Tony Whitby

Last updated
Tony Whitby
Born
Anthony Charles Whitby

19 November 1929 [1]
Died25 February 1975 (aged 45)
Kensington, Greater London, England
Other namesTony Lesser
Education Bristol Cathedral School
Alma mater St Edmund Hall, Oxford
Spouse(s)
(m. 1954)
[2]

Anthony Charles Whitby (19 November 1929 25 February 1975) [3] [4] was a British BBC Radio producer and television current affairs editor who was Controller of BBC Radio 4 from 1970 to 1975. [5]

Contents

Early life and education

Whitby was born in Mere, Wiltshire and was educated at Bristol Cathedral School, where he won a scholarship to St Edmund Hall, Oxford. [5] There he wrote a thesis on Matthew Arnold. [6] [7]

Career

Whitby began his career as a civil servant in the Civil Service from 1954 to 1959, working in the Colonial Office. [5] [8]

Whitby joined the BBC as a radio producer on At Home and Abroad in the 1950s. [8] In 1961, Whitby transferred to television as a studio director of Panorama , and later an editor on Gallery, [6] Tonight and 24 Hours . Whitby was Secretary of the BBC, [8] before his appointment as Controller of Radio 4 in 1969, taking up the post in January 1970. [6] In this post, he gained a reputation for shrewdly picking out the ideas of others and embellishing them by adding his own thoughts and suggestions. He had no intention of creating a new schedule from scratch, but he wanted a more topical and a more varied flavour - to make Radio 4, in his words, like a "well-labelled library that has a few surprises in it". So, in 1970, along came the unashamedly serious Analysis and the magisterial World Tonight , the bright and breezy 'commuter magazine' PM Reports and a phone-in called It's Your Line , the satirical sketch-show Week Ending , and the consumer magazine You and Yours . [9] In 1972, Whitby commissioned the first series of I’m Sorry I Haven’t a Clue [10] and in 1973 Kaleidoscope . [7] In 2010, David Hendy, lecturer in broadcasting history at the University of Westminster, said:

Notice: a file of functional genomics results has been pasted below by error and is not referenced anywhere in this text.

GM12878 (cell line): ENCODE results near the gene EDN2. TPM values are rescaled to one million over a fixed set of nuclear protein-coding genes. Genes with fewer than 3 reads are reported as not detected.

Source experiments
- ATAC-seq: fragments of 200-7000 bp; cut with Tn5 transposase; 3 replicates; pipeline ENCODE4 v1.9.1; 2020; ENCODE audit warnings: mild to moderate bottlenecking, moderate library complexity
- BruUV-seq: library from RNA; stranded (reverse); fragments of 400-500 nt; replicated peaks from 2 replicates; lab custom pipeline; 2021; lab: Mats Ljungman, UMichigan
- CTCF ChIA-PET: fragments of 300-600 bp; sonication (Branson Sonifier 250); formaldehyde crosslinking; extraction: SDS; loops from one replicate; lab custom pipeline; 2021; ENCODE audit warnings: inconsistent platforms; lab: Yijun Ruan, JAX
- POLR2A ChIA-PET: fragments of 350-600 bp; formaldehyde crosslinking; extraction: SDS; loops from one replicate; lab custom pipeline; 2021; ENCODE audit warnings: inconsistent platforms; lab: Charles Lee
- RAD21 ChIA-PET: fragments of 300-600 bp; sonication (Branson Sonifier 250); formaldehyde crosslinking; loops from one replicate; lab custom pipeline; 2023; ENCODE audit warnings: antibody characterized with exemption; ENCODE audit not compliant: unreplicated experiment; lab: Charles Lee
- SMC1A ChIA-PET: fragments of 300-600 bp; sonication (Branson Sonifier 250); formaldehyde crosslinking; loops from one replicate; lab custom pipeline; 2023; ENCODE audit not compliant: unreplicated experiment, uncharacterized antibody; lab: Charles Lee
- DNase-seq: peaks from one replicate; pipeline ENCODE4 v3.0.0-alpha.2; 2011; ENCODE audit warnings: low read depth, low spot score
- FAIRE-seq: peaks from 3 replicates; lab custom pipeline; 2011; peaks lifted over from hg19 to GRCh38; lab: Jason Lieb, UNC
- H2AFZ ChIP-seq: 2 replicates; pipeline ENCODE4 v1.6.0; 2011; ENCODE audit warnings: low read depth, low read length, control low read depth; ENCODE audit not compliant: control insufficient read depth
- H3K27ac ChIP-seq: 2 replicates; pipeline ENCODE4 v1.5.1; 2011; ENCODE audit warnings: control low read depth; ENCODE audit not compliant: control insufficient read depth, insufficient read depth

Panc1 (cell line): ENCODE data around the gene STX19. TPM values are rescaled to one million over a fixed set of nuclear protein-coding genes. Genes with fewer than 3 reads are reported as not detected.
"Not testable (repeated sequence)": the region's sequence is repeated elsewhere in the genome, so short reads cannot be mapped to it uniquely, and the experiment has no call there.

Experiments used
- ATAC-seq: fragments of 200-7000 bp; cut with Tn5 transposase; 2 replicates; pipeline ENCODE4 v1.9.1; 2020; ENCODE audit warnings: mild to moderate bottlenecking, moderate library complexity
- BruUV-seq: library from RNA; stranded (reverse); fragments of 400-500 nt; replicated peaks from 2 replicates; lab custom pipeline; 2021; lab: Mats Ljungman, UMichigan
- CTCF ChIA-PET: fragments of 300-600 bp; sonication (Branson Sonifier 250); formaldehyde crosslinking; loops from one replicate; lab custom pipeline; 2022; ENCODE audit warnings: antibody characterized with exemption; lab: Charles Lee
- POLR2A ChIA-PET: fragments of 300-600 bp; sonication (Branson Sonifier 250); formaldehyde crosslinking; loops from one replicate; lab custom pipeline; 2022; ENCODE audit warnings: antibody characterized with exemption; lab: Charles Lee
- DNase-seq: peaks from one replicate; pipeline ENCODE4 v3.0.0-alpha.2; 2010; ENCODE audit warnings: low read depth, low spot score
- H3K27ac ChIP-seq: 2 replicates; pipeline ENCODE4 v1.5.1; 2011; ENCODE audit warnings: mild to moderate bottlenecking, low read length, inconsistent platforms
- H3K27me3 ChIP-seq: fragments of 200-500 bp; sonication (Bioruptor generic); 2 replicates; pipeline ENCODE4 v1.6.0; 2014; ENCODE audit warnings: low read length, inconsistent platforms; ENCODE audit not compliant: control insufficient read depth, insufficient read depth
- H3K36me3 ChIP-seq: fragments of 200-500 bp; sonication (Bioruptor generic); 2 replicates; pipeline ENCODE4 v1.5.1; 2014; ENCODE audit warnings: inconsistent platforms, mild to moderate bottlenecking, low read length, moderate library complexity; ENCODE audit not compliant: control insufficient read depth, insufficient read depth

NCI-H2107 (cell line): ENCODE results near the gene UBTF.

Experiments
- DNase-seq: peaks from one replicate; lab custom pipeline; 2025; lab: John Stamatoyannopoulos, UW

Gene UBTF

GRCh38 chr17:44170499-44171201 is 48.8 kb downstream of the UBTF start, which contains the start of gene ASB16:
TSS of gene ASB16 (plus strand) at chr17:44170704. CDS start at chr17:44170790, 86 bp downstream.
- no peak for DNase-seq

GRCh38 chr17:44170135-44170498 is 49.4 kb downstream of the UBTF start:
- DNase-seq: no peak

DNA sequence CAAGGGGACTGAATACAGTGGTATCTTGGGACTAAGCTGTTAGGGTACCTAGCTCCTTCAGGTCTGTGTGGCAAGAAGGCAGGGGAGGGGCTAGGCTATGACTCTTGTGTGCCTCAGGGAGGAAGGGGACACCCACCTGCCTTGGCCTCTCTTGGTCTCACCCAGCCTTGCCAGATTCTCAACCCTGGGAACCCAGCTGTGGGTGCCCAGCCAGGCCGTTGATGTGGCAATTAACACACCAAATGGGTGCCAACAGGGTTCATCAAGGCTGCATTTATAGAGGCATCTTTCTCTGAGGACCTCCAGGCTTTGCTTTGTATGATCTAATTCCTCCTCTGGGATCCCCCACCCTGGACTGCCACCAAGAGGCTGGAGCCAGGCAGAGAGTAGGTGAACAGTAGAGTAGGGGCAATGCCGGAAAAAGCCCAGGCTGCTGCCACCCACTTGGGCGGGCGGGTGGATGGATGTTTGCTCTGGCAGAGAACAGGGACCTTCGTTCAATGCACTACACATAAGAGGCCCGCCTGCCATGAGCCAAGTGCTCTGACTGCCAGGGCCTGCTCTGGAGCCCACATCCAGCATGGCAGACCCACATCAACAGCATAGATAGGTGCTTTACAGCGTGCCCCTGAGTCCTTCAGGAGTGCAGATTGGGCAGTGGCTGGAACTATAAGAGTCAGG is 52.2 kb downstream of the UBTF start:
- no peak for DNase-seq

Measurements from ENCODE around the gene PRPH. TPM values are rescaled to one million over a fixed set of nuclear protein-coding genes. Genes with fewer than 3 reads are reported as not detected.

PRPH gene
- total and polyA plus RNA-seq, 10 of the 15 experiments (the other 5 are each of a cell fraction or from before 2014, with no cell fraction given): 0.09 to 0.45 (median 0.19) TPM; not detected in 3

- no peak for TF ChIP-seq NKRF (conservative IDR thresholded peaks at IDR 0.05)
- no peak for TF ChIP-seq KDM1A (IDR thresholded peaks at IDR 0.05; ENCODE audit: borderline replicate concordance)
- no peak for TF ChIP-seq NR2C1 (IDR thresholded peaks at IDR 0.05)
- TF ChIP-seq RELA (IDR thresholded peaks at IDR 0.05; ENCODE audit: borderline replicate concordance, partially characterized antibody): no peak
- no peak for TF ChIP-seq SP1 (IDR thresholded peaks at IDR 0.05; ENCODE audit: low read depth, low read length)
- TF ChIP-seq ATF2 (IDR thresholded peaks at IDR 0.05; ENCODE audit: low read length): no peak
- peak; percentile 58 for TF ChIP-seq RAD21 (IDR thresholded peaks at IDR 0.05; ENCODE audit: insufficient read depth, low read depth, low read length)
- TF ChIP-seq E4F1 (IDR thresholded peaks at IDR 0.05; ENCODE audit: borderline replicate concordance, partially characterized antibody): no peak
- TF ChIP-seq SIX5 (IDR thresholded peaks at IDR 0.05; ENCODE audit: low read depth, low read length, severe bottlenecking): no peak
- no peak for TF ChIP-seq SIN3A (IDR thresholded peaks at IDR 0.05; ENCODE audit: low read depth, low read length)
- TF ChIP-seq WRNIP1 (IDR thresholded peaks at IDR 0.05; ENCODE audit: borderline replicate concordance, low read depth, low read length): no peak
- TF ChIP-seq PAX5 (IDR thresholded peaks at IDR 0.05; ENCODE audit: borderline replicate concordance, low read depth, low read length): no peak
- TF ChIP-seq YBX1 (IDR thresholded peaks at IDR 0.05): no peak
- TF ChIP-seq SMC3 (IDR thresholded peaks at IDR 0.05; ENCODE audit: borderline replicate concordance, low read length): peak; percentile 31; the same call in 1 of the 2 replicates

"Looking back, what's most striking about Whitby's revolution of 1970 is how genuinely eclectic it made Radio 4, with programmes stretching across a suddenly wider spectrum, from the intellectually demanding or disturbing at one end to the faintly scurrilous or comforting at the other. The changes 40 years ago set Radio 4 on its long-term trajectory: away from the dusty tones of the somewhat middlebrow old Home Service, to the tougher, livelier, more authoritative, network we have today". [9]

Whitby also wrote several plays under the pseudonym Tony Lesser. [5]

His wife was Joy Whitby, known for her work in children's television. [11]

He died at age 45, after a long illness. [5]

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References

  1. England & Wales, Civil Registration Death Index, 1916-2007
  2. England & Wales, Civil Registration Marriage Index, 1916-2005
  3. David Hendy Life on Air, Oxford University Press, 2008 [2007]
  4. Simon Elmes And Now on Radio 4: A Celebration of the World's Best Radio Station, Arrow (pb), 2008 [2007], p.32
  5. 1 2 3 4 5 "Anthony Whitby – Controller of Radio 4". The Times . 27 February 1975. p. 16.
  6. 1 2 3 The Birth of BBC Radio 4’s Analysis, Hugh Chignell
  7. 1 2 Mainly fair, moderate, or good, Stefan Collini, The Guardian, 22 September 2007
  8. 1 2 3 Bournemouth University BBC Radio 4 Analysis Archive Project Archived 2011-09-29 at the Wayback Machine
  9. 1 2 A year of anniversaries on Radio 4, David Hendy, 6 October 2010
  10. I’m Sorry I Haven’t A Clue,
  11. Samira Ahmed "Joy Whitby: a life spent telling children's stories on TV", The Daily Telegraph 1 February 2013